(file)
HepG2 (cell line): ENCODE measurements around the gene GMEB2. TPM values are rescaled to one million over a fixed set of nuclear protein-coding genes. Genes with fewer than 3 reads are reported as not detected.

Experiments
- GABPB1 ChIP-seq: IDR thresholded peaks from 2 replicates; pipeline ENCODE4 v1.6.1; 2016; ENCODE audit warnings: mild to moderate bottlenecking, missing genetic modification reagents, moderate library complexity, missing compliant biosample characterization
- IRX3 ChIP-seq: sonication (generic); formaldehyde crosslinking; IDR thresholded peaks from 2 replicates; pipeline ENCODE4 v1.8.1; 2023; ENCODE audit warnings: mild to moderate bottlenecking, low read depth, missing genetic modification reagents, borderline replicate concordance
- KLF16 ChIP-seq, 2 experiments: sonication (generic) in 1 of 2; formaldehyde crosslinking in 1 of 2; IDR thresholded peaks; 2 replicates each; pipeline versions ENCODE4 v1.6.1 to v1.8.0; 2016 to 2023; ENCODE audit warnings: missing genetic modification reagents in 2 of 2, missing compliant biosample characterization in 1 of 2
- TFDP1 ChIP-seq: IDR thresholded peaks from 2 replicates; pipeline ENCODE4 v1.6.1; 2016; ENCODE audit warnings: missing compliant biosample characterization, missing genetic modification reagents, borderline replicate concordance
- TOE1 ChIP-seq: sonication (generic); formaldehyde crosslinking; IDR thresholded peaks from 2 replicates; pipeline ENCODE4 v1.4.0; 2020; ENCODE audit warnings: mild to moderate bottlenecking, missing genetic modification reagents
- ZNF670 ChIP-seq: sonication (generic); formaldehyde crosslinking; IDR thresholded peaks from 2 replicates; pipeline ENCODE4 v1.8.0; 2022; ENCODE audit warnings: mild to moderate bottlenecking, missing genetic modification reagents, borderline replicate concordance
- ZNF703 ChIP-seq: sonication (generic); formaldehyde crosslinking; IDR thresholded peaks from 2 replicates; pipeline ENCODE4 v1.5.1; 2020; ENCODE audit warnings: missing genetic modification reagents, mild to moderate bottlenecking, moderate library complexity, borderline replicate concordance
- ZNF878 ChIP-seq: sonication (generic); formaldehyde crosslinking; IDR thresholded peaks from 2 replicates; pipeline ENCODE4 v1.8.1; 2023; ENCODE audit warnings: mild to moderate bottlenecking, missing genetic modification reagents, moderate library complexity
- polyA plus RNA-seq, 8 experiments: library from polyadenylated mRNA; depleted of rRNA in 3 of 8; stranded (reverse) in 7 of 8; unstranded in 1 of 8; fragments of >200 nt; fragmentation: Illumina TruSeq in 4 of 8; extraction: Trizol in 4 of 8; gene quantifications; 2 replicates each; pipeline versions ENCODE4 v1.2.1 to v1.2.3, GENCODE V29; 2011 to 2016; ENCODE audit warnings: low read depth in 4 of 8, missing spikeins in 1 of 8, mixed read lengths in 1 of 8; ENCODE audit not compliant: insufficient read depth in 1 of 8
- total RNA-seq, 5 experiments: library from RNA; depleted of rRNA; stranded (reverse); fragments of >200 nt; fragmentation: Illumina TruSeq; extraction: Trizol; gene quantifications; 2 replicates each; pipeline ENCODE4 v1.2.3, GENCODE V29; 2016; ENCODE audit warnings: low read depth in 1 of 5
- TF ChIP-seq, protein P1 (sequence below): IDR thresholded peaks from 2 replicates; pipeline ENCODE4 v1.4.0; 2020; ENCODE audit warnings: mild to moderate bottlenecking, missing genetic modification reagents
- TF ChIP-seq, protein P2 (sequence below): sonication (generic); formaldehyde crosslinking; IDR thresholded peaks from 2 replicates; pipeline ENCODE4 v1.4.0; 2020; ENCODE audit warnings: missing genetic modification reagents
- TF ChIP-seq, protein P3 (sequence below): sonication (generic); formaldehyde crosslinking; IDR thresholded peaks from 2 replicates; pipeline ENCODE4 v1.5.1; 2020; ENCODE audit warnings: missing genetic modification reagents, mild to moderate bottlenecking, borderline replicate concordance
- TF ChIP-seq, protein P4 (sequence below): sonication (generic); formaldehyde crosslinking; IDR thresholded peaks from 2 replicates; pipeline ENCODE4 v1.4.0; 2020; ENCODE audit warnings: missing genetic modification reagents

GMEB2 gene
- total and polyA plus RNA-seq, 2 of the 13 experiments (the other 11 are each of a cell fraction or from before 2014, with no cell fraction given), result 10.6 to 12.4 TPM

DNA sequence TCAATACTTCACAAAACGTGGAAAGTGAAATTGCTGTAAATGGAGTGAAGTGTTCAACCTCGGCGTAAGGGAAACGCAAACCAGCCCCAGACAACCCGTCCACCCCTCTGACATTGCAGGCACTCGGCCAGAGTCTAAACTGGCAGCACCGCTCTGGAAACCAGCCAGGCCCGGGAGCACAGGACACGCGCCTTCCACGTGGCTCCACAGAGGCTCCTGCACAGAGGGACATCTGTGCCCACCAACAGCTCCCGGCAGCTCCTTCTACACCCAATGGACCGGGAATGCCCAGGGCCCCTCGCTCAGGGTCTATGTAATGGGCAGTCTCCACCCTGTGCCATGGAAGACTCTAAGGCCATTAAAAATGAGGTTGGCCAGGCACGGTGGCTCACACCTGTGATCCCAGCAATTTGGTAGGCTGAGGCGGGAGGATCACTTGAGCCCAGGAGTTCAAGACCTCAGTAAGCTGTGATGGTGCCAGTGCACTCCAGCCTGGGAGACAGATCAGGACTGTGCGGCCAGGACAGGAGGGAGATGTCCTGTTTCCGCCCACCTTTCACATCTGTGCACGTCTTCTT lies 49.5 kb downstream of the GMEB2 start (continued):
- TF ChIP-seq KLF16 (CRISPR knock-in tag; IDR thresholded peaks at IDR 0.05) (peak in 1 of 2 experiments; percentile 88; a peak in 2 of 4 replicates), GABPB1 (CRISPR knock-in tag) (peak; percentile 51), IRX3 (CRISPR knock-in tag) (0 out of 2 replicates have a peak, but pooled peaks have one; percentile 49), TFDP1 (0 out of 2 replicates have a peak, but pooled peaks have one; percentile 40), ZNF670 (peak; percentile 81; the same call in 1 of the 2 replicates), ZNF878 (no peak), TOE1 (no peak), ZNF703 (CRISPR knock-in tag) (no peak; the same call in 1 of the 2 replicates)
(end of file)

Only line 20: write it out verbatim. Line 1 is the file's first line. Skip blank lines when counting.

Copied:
- TF ChIP-seq KLF16 (CRISPR knock-in tag; IDR thresholded peaks at IDR 0.05) (peak in 1 of 2 experiments; percentile 88; a peak in 2 of 4 replicates), GABPB1 (CRISPR knock-in tag) (peak; percentile 51), IRX3 (CRISPR knock-in tag) (0 out of 2 replicates have a peak, but pooled peaks have one; percentile 49), TFDP1 (0 out of 2 replicates have a peak, but pooled peaks have one; percentile 40), ZNF670 (peak; percentile 81; the same call in 1 of the 2 replicates), ZNF878 (no peak), TOE1 (no peak), ZNF703 (CRISPR knock-in tag) (no peak; the same call in 1 of the 2 replicates)